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Abortion amendment upheld by Va. Senate

RICHMOND—On a 20–19 vote, the state Senate on Wednesday upheld an amendment from Gov. Bob McDonnell to bar private insurance plans sold through a federal health coverage exchange from covering abortion.

The House of Delegates also upheld McDonnell’s amendment.

Virginia has declined to set up a state-run health insurance exchange under the federal Affordable Care Act. Instead, Virginia will participate in a federally run insurance marketplace.

McDonnell’s amendment was made to bills that outline other parameters for insurance policies sold to Virginians through the exchange by private insurers.

The amendment says insurance plans sold through the exchange cannot cover abortion services, nor can insurance companies offer separate riders to cover abortion.

As of last October, at least 17 other states had enacted legislation to restrict abortion coverage in the exchanges, according to the National Conference of State Legislatures.

According to NARAL Pro-Choice Virginia, 90 percent of private health insurance plans offer coverage for abortion services.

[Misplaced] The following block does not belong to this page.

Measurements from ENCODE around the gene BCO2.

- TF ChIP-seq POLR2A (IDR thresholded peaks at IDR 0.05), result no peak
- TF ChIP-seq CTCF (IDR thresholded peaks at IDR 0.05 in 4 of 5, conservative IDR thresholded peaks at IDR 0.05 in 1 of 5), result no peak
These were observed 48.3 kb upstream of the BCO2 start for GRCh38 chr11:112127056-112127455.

Supporters said the amendment is similar to one lawmakers approved two years ago for a state-run exchange, and just clarifies that taxpayer dollars—which will help subsidize the cost of buying health insurance through the exchange for some purchasers—won’t go to pay for abortions.

“What this boils down to is taxpayers funding of abortion. We know there are certain costs to this exchange that will be borne by taxpayers,” said Sen. Jeff McWaters, R–Virginia Beach. ““This is not new ground, this is something we’ve all considered.”

Sen. Tom Garrett, R–Louisa, said opponents were making an “intellectually dishonest” argument that the bill barred abortion—it only dictates how taxpayer dollars are used, he said.

Opponents said the amendment was an egregious overstep of government into private business transactions and women’s health care decisions.